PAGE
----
Association between swallowing function, malnutrition and frailty in community dwelling older people

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Abstract

Background & aims: Swallowing function decreases with age and impacts nutritional state and frailty. The aim of the study was to test the relationship between swallowing function, dysphagia, frailty, malnutrition and depression in community dwelling older participants. Methods: Community dwelling older participants (n = 180), were enrolled (74 men aged 75.9 ± 7.8, 65–91 years, and 107 women aged 75.9 ± 8.0, 65–95 years). Swallowing function was assessed by the Test of Mastication and Swallowing Solids (TOMASS) and the Timed Water Swallow Test (TWST). Dysphagia was identified using Hebrew 10-Item Eating Assessment Tool (H-EAT-10). Frailty was assessed by grip strength and the FRAIL Questionnaire. The Mini Nutritional Assessment - Short Form (MNA-SF) was used to identify nutritional status. Depression was screened with the Geriatric Depression Scale – Short Form (GDS-SF). Results: 18.3% of the participants had a score of 3 or above in H-EAT-10, indicating suspected dysphagia. 17.8% of the participants were malnourished or at risk of malnutrition, and 48.3% were defined as frail or pre-frail. The odds of being malnourished/at risk of malnutrition were 3 times greater in those with suspected dysphagia. The odds of being frail/pre-frail were also 3 times greater in those with suspected dysphagia. Moreover, suspected dysphagia and frail/pre-frail health status coincided in 69.7% of participants. Participants that were malnourished/at risk of malnutrition required more masticatory cycles (p < .05) and more time (p < .05) to eat a cracker and drink 150 mL of water (p < .05), and had reduced swallowing capacity (volume/sec) in the TWST (p < .05) than those who were at normal nutritional statues. Similar results were found for frail/pre-frail participants versus robust health status. A decrease in grip strength was associated with increased (worse) frailty score, decreased nutritional score, decreased chewing function in TOMASS and decreased water drinking function in TWST (p < .05). MNA-SF score, age, GDS-SF score and EAT-10 were the best predictors of FRAIL score. Conclusion: A simple multi-dimensional screen should be employed by trained allied health professionals, nurses and their assistants to improve early identification and early referral to relevant health providers in order to provide preventive intervention for dysphagia, nutrition, frailty and depression.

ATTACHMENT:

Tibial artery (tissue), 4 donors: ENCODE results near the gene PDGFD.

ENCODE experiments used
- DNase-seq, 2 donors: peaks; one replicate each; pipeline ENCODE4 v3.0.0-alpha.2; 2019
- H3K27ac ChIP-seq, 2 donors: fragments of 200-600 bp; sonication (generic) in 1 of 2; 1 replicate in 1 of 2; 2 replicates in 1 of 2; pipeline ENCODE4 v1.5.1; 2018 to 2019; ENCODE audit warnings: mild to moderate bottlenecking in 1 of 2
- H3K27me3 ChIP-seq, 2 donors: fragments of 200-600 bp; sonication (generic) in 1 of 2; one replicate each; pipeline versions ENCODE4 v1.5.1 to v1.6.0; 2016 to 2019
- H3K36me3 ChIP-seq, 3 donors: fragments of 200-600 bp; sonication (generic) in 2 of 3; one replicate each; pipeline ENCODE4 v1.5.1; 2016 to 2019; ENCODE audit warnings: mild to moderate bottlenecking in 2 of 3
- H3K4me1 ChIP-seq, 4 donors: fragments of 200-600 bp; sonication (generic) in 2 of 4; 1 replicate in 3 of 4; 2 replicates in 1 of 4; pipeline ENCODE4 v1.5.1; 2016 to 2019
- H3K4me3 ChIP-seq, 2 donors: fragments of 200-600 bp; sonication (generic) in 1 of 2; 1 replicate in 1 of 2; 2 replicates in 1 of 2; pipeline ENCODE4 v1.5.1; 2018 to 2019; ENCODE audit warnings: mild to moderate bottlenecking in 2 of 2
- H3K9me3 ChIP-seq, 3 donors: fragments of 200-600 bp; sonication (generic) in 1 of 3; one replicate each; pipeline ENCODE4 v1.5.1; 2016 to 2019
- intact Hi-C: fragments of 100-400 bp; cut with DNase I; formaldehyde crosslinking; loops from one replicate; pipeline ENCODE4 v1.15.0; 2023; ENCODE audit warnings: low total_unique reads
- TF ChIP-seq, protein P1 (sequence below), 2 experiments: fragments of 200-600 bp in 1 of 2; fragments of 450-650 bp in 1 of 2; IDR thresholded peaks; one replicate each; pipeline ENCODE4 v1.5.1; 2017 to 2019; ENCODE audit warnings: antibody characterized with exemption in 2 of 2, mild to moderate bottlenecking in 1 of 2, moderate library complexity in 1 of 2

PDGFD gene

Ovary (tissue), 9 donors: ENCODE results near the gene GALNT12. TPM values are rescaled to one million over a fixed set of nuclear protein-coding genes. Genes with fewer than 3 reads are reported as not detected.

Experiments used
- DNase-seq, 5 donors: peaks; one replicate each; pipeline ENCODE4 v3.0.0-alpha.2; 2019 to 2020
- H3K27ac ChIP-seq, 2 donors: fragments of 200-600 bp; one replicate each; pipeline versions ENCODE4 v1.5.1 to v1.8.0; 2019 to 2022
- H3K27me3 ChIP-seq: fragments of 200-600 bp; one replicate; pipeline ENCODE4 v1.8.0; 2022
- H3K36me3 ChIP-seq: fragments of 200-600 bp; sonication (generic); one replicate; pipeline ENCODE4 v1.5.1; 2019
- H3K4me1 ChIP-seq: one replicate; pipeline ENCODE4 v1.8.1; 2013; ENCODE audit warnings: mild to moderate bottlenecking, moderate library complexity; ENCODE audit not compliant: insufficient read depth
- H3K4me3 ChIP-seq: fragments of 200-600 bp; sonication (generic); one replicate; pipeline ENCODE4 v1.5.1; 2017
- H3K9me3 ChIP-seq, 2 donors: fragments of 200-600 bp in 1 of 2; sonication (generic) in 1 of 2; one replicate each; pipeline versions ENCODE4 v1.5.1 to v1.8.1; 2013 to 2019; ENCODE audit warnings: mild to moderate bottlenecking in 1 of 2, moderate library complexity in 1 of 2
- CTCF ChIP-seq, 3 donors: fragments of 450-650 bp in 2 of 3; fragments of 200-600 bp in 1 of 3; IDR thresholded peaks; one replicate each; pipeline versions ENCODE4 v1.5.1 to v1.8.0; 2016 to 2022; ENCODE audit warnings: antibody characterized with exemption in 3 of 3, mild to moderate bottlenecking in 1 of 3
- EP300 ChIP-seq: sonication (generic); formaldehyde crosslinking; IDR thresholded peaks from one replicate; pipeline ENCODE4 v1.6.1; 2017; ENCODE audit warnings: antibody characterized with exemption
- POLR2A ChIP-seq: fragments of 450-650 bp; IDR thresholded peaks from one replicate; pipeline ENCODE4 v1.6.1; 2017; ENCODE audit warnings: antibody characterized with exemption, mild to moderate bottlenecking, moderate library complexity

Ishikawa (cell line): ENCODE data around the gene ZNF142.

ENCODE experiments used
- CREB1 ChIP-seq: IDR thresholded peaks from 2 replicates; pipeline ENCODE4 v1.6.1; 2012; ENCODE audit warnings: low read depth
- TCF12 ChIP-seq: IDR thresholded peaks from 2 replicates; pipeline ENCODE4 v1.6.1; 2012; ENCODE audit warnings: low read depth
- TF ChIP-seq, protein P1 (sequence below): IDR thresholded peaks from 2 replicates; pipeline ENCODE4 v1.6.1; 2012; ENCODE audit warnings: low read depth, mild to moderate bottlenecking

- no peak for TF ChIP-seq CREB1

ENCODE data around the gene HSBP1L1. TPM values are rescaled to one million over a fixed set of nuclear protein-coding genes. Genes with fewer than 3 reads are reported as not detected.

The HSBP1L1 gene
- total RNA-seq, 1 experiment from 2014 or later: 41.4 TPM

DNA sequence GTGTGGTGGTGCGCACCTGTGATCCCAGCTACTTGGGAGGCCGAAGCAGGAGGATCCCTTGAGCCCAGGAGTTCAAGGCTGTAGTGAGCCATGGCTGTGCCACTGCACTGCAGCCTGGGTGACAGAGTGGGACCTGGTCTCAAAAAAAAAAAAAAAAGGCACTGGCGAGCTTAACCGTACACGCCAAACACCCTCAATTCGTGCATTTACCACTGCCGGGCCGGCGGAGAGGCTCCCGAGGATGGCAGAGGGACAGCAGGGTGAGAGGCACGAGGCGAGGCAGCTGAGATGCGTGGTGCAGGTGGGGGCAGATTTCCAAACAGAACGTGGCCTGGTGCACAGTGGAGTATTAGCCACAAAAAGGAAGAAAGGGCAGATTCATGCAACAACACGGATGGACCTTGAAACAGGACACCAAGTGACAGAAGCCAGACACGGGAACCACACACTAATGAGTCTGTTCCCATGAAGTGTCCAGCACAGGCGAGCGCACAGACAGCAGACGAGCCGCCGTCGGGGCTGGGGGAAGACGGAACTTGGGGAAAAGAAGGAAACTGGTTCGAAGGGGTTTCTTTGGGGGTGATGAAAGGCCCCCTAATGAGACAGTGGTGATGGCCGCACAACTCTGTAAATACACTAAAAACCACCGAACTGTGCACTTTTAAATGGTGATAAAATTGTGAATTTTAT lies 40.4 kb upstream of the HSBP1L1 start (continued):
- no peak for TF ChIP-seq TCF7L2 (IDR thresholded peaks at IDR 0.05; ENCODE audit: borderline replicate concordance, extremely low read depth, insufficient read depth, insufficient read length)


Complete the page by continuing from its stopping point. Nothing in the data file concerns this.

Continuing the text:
Original languageEnglish
Pages (from-to)476-485
Number of pages10
JournalClinical Nutrition ESPEN
Volume45
DOIs
StatePublished - Oct 2021

Bibliographical note

Funding Information:
The following 3rd year students served as RAs in the current study and were responsible for data collection: Noa Cohen, Gal Baneno, Achinoam Ben Menahen, Hadas Natan, Shir Moshe, Eliya Malkan, Tsahala Tzadok, Eden Marziano-Benbenishti, Rebecca Sichel-Gozal, Giti Stein, Igy Veksberg, Bracha Ester Hofman. OSW designed the study, analyzed data, performed statistical analysis, wrote paper and had primary responsibility for final content.

Publisher Copyright:
© 2021 European Society for Clinical Nutrition and Metabolism

Keywords

  • Adults
  • Community dwelling
  • Depression
  • Frailty
  • Nutritional status
  • Swallowing function

ASJC Scopus subject areas

  • Endocrinology, Diabetes and Metabolism
  • Nutrition and Dietetics

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